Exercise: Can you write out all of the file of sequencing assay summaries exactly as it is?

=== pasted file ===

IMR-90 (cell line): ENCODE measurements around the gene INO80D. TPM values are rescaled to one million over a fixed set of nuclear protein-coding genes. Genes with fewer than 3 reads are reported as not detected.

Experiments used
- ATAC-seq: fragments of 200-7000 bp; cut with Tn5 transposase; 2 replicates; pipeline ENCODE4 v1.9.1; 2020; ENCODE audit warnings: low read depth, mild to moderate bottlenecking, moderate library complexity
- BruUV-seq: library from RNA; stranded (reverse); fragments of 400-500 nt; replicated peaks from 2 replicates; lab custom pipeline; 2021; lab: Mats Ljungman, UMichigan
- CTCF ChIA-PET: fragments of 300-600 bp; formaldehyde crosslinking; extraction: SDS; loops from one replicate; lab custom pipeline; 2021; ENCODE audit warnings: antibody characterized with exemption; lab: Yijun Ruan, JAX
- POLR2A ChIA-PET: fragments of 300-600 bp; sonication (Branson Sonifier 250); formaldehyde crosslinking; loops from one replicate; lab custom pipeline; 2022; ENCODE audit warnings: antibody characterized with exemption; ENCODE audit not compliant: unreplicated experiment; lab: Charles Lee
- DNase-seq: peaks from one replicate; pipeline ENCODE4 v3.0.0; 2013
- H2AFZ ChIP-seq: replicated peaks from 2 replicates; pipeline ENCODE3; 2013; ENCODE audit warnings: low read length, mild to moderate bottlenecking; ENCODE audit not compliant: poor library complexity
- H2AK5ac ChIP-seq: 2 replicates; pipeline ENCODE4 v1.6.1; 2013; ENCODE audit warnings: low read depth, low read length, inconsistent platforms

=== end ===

IMR-90 (cell line): ENCODE measurements around the gene INO80D. TPM values are rescaled to one million over a fixed set of nuclear protein-coding genes. Genes with fewer than 3 reads are reported as not detected.

Experiments used
- ATAC-seq: fragments of 200-7000 bp; cut with Tn5 transposase; 2 replicates; pipeline ENCODE4 v1.9.1; 2020; ENCODE audit warnings: low read depth, mild to moderate bottlenecking, moderate library complexity
- BruUV-seq: library from RNA; stranded (reverse); fragments of 400-500 nt; replicated peaks from 2 replicates; lab custom pipeline; 2021; lab: Mats Ljungman, UMichigan
- CTCF ChIA-PET: fragments of 300-600 bp; formaldehyde crosslinking; extraction: SDS; loops from one replicate; lab custom pipeline; 2021; ENCODE audit warnings: antibody characterized with exemption; lab: Yijun Ruan, JAX
- POLR2A ChIA-PET: fragments of 300-600 bp; sonication (Branson Sonifier 250); formaldehyde crosslinking; loops from one replicate; lab custom pipeline; 2022; ENCODE audit warnings: antibody characterized with exemption; ENCODE audit not compliant: unreplicated experiment; lab: Charles Lee
- DNase-seq: peaks from one replicate; pipeline ENCODE4 v3.0.0; 2013
- H2AFZ ChIP-seq: replicated peaks from 2 replicates; pipeline ENCODE3; 2013; ENCODE audit warnings: low read length, mild to moderate bottlenecking; ENCODE audit not compliant: poor library complexity
- H2AK5ac ChIP-seq: 2 replicates; pipeline ENCODE4 v1.6.1; 2013; ENCODE audit warnings: low read depth, low read length, inconsistent platforms